Report by Noel T. Braymer
A Full House in Sacramento
The underlying theme of most of the speakers at the RailPAC/NARP meeting was on the challenges ahead for the State’s Rail Passenger services with future ridership growth in the mist of the current economic problems.
Compounding this will be the need to expand service to handle ridership growth feeding riders to the future High Speed Rail service. As RailPAC President Paul Dyson reflected attendees at the meeting on January 16th got the level of information that professionals regularly pay up to $500 to learn at industry symposiums.
Sacramento County Supervisor Roger Dickerson and David Kutrosky, Managing Director of the Capitol Corridor spoke of the future of the Capitol Corridor. Plans continue to expand service from 16 round trips a day to 22 trains. In addition there are plans to extend trains to reach more markets. To handle future normal growth and growth created by High Speed Rail even more equipment will be needed to run longer trains. These steps will increase the operating efficiency of the Capitol Corridor and continue to lower the per passenger costs. In addition more capital is needed to upgrade tracks and signaling to increase track capacity and allow faster speeds and reduced running times for the Capitol Corridor trains.
Bill Bronte of Caltrans Division of Rail pulled no punches on the difficulties his department has. Because of the State’s budget problems, millions of dollars in State Bond money for future track work and new equipment is frozen for years in the future. In government most budget issues decided today won’t be implemented for about 5 years in the future. As for Division of Rail about 30% of staff has retired in the last two years. There are no plans to hire replacement employees and the current rate of retirement is likely to continue. The bright spot is future Federal funding for rail passenger service. Mr. Bronte had just returned from Washington. He reports that the states with rail programs have come to agreements about standardizing types of passenger cars for state services. This will reduce the per unit cost of the cars and mean bigger orders for manufactures There was also agreement about increased detailed information from Amtrak about its billing for state supported service. If there is continued funding the Federal Government will be able to greatly help states buy more equipment.
Stacey Mortensen, Executive Director of Altamont Commuter Express (ACE) spoke about the future plans for ACE. ACE has hit a roadblock in dealing with the UP. UP it seems has discovered that its rights of ways are very valuable. In the future UP is expecting major growth of freight traffic and will need to expand capacity on every line they have. ACE has given up trying to expand service on the current right of way it shares with the UP and is determined to get its own tracks. In addition ACE is working with the California High Speed Rail Authority to jointly create a High Speed corridor between Merced and Sacramento and integrate that with fast service between San Jose and Stockton via the Altamont pass. Ace will be doing this on an incremental basis so they won’t be selling their existing equipment anytime soon. There are plenty of issues to work out such at sharing the tracks with HSR trains going up to 220 miles per hour with local ACE trains running between 125 to 150 mph. Also improving connections with other service providers such as BART is being work on.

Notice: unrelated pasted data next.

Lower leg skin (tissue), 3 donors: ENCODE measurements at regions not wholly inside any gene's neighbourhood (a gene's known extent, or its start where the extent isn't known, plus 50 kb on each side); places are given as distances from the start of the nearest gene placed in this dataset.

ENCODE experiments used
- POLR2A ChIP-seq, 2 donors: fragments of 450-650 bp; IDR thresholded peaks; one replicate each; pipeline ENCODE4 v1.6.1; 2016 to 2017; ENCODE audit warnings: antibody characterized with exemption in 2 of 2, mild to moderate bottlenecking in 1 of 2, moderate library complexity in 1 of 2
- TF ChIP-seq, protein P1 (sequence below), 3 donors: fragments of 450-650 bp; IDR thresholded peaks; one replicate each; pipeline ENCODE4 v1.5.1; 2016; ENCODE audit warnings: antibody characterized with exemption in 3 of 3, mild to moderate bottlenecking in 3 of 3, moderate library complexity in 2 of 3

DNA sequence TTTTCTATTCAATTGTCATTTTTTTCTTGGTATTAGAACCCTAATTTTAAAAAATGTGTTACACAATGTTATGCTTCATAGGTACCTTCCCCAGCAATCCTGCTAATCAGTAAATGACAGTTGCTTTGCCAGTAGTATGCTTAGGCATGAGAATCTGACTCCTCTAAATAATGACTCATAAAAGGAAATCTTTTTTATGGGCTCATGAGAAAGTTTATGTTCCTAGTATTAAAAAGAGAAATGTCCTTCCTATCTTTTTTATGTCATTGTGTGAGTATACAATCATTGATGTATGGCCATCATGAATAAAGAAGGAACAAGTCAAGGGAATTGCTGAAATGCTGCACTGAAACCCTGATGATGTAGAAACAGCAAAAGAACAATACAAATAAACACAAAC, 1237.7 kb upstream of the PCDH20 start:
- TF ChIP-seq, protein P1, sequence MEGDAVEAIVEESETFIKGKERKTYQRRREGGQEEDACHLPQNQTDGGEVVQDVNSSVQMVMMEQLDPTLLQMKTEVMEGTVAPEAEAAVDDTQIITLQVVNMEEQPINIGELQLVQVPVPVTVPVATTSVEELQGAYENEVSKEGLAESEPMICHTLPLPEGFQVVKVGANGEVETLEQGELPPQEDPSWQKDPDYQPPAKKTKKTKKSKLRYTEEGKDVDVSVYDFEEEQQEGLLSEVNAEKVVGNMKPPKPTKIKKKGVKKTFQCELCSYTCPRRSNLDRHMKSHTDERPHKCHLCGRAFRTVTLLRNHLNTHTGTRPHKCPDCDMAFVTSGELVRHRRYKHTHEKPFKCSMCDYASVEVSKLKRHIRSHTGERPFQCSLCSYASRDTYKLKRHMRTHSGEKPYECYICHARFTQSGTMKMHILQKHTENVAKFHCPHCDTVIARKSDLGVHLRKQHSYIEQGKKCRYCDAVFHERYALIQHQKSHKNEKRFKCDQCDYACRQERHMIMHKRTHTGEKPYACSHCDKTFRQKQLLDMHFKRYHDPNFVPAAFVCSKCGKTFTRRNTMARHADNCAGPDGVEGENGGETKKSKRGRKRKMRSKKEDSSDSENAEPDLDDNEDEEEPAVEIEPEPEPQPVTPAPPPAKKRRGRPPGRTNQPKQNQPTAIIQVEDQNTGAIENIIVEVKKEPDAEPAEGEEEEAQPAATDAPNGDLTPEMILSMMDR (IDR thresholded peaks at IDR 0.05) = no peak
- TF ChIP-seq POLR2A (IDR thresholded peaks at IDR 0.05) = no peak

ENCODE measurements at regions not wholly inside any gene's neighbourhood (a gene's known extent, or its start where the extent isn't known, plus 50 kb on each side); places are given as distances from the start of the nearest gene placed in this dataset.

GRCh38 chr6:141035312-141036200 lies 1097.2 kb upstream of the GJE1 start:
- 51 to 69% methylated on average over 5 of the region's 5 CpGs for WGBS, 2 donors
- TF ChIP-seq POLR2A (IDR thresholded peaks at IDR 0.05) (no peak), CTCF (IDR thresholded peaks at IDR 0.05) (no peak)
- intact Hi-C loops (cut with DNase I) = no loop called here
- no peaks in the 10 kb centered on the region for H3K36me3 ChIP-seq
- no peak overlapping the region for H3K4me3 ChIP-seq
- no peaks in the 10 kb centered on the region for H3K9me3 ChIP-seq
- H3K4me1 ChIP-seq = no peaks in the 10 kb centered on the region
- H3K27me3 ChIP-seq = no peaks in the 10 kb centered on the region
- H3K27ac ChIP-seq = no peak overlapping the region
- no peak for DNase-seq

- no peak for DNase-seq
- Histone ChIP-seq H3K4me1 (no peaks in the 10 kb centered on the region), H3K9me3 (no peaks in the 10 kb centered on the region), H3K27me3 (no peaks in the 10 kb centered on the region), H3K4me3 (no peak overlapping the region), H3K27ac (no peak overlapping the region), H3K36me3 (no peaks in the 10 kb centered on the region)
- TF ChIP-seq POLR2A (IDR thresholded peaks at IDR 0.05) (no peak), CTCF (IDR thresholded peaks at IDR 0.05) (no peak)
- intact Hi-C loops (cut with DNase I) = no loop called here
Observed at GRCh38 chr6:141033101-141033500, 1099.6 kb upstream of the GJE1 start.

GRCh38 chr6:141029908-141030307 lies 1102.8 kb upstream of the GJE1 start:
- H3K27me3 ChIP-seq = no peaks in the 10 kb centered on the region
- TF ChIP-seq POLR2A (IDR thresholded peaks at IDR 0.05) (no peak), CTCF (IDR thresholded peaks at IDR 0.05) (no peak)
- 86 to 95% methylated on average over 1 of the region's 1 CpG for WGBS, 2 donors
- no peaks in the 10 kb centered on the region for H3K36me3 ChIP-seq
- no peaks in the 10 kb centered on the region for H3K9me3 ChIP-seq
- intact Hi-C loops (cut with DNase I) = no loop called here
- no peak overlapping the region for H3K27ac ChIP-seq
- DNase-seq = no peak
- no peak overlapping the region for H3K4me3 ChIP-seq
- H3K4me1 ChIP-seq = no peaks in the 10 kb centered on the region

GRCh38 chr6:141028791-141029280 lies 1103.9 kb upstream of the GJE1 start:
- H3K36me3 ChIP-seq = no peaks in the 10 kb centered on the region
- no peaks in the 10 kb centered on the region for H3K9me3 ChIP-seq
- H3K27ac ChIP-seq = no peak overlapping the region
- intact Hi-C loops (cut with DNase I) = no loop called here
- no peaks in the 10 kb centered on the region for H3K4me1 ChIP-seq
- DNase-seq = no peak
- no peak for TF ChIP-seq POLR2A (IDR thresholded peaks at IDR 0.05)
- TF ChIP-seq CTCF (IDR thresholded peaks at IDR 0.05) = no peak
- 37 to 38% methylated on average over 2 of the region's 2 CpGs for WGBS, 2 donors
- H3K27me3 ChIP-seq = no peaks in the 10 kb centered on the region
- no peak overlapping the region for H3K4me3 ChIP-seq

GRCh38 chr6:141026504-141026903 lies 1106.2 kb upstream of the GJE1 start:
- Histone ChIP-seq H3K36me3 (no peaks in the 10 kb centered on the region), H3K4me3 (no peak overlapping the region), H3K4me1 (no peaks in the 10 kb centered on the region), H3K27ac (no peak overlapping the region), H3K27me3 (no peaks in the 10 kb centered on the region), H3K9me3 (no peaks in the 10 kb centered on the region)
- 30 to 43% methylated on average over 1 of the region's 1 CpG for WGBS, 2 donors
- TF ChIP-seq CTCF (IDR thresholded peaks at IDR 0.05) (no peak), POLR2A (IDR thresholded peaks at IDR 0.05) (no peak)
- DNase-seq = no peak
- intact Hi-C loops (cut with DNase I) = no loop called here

Architect Hinda Chandler for the City of Sacramento Department of Transportation spoke of the progress upgrading the downtown Sacramento Station. This spring work is expected to begin to reroute the station’s trackage to take out tight turns and open land for redevelopment. The plan to move the old station to the new station platforms has been dropped. Instead a covered passenger walk way and service tunnels will be built to connect the station with the platforms. This will also create access to the old SP Shops behind the station which is expected to be a redevelopment area. Paul Hammond, Executive Director of the California State Railroad Museum also spoke. The museum will be expanded into part of the old SP Shops. One of the buildings Mr. Hammond pointed out goes back to 1869 and was built by the Central Pacific for the transcontinental railroad. Sacramento has one of the busiest stations in California and carries many of the visitors to the Railroad Museum.
Mr. Armin Kick, Director of High Speed Rail Development for Siemens spoke to our group about Siemens proposal for HSR in California. Siemens has been building Light Rail Vehicles for years at its plant in Sacramento. Siemens is going ahead with a new expansion next to its Light Rail manufacturing plant to build a High Speed Rail manufacturing plant. Siemens has the Velaro which is a 220 miles per hour HSR train in Spain. In addition to Spain Siemens have contracts for HSR in Germany, Russia and China. It also has experience with turnkey contracts and Public Private Partnership (PPP) projects which are used in many countries to fund large projects. Both turnkey and PPP operations are planned for the California HSR project. In addition Siemens is proposing building a carbon neutral HSR operation. Siemens plans to do this by using a combination of solar, and wind generated electricity coupled with using excess power from those sources to pump water from lakes downstream of hydroelectric plants to “store” power for times when there isn’t enough solar and wind to run the train.
This is only a brief snapshot of what was a great meeting with excellent speakers.